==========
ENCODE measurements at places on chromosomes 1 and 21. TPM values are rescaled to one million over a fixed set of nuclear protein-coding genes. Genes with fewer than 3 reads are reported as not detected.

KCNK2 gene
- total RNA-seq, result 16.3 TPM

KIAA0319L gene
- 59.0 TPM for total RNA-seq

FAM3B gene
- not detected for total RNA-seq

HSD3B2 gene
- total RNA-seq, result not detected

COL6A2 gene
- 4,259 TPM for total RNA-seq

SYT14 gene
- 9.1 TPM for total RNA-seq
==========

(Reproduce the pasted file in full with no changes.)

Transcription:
ENCODE measurements at places on chromosomes 1 and 21. TPM values are rescaled to one million over a fixed set of nuclear protein-coding genes. Genes with fewer than 3 reads are reported as not detected.

KCNK2 gene
- total RNA-seq, result 16.3 TPM

KIAA0319L gene
- 59.0 TPM for total RNA-seq

FAM3B gene
- not detected for total RNA-seq

HSD3B2 gene
- total RNA-seq, result not detected

COL6A2 gene
- 4,259 TPM for total RNA-seq

SYT14 gene
- 9.1 TPM for total RNA-seq